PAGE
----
Article by Jacob Black, photo courtesy Mercedes-AMG F1.
It’s mid-march and the 2015 motorsport season is in full swing. NASCAR, Formula 1, WRC, World Superbike and a host of other series have launched their seasons, with only MotoGP and IndyCar yet to have their first race.
The Australian kick-off for the 2015 F1 world championship was chaotic, at best, and a pure soap opera at worst. There were legal threats, teams half-showing up and McLaren-Honda still not opening up about what happened with Fernando Alonso in testing.
The race was won in convincing fashion by Lewis Hamilton, who demonstrated what everyone else already knew – Mercedes are dominant and Hamilton has an even greater edge over teammate Nico Rosberg now that his confidence is buoyed by his 2014 championship. If you hoped for anyone else to take the fight to Mercedes (or even Hamilton) this year – you are sadly out of luck. If your bookie is still offering odds at all, put all you can now on a Hamilton/Mercedes championship.
In the post-race presser Rosberg hinted that he hoped the racing will be closer at the next round in Malaysia, a bemused Sebastian Vettel – who was third on debut for Ferrari by the way – couldn’t contain himself: “Be honest. Do you really hope so? Seriously? You finished 30 seconds ahead of us and you hope it’s going to be closer? So you hope you slow down? Is that what you’re saying?” Vettel prodded.
The reality is the front of the race for the rest of 2015 is pretty much set in stone, but the mid-pack proved interesting. Sauber were strong despite a ridiculous amount of pre-race intrigue. In short, one of their drivers who was dumped for this year (probably because someone else had more money) opened up his can of butthurt in the courtrooms, pushing for a drive he was “legally entitled to”. Courts originally sided with Giedo van der Garde, and he even got as far as doing a seat fitting before common sense prevailed and he let Sauber get back to work.
The legal stoush was the height of petulance, not only because he was forcing his way into a seat racing for a team that clearly didn’t want him there. Not only because he was suing for breach of contract and forcing Sauber to breach another contract at the same time either. No, van der Garde’s dummy spit was particularly ridiculous because he didn’t even have a license from the FIA to race!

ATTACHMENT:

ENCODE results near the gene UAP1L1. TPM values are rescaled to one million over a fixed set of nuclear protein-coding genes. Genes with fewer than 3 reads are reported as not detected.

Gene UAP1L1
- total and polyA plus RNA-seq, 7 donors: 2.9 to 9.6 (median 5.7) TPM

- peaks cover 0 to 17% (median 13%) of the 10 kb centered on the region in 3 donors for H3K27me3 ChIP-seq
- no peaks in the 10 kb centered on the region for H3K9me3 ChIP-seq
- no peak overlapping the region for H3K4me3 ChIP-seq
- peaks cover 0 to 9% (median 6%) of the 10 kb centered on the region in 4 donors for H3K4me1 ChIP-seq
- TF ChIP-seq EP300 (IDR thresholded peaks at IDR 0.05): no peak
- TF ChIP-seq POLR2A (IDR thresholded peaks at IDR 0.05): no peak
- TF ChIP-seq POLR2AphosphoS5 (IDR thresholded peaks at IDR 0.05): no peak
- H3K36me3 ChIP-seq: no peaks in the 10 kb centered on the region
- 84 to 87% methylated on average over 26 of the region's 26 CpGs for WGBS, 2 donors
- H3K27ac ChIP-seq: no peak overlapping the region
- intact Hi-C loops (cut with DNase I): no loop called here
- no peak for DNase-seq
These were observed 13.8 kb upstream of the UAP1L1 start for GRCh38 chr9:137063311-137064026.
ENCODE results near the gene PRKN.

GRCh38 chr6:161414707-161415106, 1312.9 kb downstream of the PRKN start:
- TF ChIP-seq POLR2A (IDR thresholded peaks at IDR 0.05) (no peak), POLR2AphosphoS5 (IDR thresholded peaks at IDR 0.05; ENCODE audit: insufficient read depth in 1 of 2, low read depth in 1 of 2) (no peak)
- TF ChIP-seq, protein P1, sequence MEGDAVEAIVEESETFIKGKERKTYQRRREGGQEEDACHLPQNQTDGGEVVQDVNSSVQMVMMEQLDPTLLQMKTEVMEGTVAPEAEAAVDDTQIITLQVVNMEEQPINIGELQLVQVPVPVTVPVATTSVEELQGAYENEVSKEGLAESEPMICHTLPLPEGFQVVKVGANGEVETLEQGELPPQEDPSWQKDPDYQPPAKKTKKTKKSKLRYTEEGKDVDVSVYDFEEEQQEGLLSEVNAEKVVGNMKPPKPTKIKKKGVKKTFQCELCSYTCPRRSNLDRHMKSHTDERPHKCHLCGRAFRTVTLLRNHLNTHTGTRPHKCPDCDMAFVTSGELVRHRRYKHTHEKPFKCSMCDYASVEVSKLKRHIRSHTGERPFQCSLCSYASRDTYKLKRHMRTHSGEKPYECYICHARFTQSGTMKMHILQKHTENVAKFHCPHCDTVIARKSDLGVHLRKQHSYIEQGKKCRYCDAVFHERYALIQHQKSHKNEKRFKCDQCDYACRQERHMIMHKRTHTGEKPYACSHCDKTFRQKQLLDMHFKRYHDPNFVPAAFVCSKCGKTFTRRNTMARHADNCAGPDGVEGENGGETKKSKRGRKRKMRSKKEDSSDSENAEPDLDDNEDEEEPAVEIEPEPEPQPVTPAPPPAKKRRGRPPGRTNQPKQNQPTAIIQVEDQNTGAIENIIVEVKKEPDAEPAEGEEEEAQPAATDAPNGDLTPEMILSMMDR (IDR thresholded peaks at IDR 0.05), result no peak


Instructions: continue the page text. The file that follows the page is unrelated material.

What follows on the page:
But van der Garde’s little issues did a good job of distracting everyone from the fact that McLaren-Honda’s re-formed alliance was dead last – but at least Jenson Button finished. Kevin Magnussen broke down on the warm-up lap, as did Red Bull’s Daniil Kvyat.
With those two out, plus Valtteri Bottas a late scratch for Williams due to a back injury, and Manor/Marussia not even making the grid, only 14 cars took the flag. Of those, only 11 finished.
At least some of the mid-pack scraps were fun, though we were robbed of proper excitement when Kimi Raikkonen’s gun man couldn’t get his right-wheel done up, ending the Ferrari driver’s race.
McLaren will be glad of the turmoil of Melbourne though – not only did they finish dead last with a turned-down engine (due to reliability concerns) but the squad continues to face questions over Fernando Alonso’s bizarre testing crash.
Wild speculation surrounds the crash in which Alonso suffered a concussion that saw him hospitalized for four days and declared unfit for the Australian Grand Prix, with a return date indefinite.
The team has claimed that Alonso was conscious and braking when he hit the wall in Spain, that a wind-gust caused the crash but that there was also no loss of aerodynamic pressure, and that he was concussed but there was no physical sign of concussion. They’ve since said their investigations are complete, but they don’t know what caused the crash.
All we know is that at relatively low speed compared to the normal pace at that corner Alonso crashed hard enough to suffer a massive concussion, yet do comparatively little damage to his car. The question has to be asked, if a minor crash that barely even breaks the suspension can do such heavy damage to a driver in the world’s most modern and safest race cars – um, what the hell is going on?
And with that, we award this week’s Green and Black Flags.
Lewis Hamilton is at in peak form right now. Downright untouchable. His performance in Melbourne was commanding, dominant, decisive and frankly, a bit scary. If he gets any better, he and Marc Marquez will have to form their own series. Nobody performed better, Hamilton gets this week’s Green Flag.
It could easily have gone to McLaren-Honda for whatever is going on with Alonso and their woeful performance – but I’m inclined to forgive Honda for struggling with the immensely complicated F1 power units on their return to the sport. Instead, the Black Flag goes to van der Garde for his farcical attempts to force his way into a race seat that he was never going to get.